Cancel student loan debt

President Biden made a campaign promise to cancel at least $10,000 of student loan debt for every borrower. And he has implemented some reforms, including cancelling over $11 billion of student debt for defrauded and disabled borrowers, as well as for borrowers participating in the Public Service Loan Forgiveness program. But he is dragging his feet in fulfilling his larger promise to cancel student debt for all Americans.

The Biden administration claims it is still evaluating the admittedly vague legal parameters for this action, but a recent Freedom of Information Act request reveals it has had more than enough information to make a determination since early April. If the administration has already concluded that it has the legal authority to cancel debt, it should follow through. If the administration is still uncertain, it should still attempt debt cancellation. After all, there was no court challenge to the pause on student loan payments as a pandemic relief measure, which operated under the same legal statutes the administration would cite to cancel debt. If debt cancellation was ultimately struck down by the courts, President Biden can still honestly say that he did all that was in his power, and can pressure Congress to cancel the debt instead.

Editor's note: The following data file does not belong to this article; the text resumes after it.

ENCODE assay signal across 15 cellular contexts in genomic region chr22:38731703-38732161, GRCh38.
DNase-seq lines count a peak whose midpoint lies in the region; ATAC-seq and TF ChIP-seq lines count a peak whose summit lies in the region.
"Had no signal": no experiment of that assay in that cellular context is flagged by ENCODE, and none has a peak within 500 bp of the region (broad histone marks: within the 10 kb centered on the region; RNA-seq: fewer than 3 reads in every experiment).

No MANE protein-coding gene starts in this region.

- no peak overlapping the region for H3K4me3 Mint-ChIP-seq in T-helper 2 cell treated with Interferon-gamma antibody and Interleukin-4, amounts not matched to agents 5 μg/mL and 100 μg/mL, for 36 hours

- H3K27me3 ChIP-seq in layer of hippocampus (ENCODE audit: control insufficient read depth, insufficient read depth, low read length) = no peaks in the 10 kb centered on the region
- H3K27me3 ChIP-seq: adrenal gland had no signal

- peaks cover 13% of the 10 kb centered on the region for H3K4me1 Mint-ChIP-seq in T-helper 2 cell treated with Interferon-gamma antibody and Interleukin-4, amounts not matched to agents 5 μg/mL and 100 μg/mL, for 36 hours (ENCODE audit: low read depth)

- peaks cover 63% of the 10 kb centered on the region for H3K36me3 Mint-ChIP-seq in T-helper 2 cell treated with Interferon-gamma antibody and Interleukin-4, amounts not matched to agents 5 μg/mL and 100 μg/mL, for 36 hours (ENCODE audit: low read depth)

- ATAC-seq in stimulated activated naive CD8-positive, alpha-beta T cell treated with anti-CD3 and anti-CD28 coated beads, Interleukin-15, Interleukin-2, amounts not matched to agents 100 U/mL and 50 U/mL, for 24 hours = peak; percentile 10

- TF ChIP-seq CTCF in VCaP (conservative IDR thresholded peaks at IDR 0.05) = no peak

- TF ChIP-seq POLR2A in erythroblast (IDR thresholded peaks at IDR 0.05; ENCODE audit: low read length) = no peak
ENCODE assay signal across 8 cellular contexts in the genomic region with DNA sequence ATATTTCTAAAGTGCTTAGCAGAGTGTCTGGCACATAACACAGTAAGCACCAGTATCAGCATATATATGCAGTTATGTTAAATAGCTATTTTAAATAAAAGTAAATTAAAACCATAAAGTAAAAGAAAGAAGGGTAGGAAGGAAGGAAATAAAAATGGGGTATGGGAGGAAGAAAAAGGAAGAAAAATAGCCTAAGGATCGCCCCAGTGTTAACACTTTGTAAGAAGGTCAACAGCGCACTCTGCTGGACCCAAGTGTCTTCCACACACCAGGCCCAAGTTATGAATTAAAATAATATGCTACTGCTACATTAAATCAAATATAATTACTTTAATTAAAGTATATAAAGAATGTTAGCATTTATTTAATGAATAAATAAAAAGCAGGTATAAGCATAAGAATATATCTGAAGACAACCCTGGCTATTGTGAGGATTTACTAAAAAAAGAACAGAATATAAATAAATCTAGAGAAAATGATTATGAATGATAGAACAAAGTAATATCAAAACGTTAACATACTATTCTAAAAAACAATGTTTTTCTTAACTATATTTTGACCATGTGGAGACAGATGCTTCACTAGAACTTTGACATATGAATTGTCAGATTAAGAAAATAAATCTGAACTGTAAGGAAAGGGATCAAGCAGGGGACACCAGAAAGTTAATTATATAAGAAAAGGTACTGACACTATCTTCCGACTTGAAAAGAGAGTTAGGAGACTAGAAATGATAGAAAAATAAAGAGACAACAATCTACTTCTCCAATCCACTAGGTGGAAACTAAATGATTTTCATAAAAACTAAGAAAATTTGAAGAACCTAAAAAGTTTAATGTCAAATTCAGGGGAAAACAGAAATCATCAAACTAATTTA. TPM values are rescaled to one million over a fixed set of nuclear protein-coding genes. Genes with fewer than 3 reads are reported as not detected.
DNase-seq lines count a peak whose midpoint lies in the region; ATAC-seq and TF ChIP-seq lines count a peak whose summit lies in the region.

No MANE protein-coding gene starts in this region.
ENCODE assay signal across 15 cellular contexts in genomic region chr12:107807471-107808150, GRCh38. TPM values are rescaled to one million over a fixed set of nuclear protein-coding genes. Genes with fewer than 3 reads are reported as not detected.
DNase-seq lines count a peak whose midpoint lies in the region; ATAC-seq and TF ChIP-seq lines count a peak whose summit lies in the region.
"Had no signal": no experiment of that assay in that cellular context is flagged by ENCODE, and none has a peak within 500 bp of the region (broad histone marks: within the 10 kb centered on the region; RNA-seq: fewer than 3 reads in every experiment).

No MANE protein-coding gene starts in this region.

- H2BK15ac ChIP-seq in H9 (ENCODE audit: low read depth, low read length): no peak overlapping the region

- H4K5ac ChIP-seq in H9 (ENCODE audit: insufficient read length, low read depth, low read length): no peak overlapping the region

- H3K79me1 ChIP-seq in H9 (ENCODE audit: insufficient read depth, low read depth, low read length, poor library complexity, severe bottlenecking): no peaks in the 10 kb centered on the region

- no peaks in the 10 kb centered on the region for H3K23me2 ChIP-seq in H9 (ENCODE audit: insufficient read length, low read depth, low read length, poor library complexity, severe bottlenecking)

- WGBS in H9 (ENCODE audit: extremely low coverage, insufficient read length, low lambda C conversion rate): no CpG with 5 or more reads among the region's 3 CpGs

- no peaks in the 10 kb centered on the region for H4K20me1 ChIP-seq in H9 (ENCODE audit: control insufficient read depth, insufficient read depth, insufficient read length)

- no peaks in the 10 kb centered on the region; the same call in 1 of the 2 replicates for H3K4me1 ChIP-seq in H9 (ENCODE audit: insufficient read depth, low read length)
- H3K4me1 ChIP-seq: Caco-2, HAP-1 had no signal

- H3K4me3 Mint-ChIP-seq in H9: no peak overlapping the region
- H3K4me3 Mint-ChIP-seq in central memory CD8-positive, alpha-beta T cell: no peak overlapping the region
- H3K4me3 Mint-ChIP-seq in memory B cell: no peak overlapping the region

It’s possible that the administration is avoiding the issue for a different reason. In a recent Twitter thread, economist Larry Summers claimed that student debt cancellation is “highly regressive”—another in a long lineup of critical voices who have made this argument. But our research debunks this claim, showing that more than half of all student loan debt is held by households that have a zero or negative net worth, and the plurality of outstanding debt is held by borrowers with higher balances who live in census tracts in which the median income is between $20,000 and $40,000. There is no good reason to delay on fulfilling this promise—President Biden should cancel at least $10,000 of student debt for all Americans today.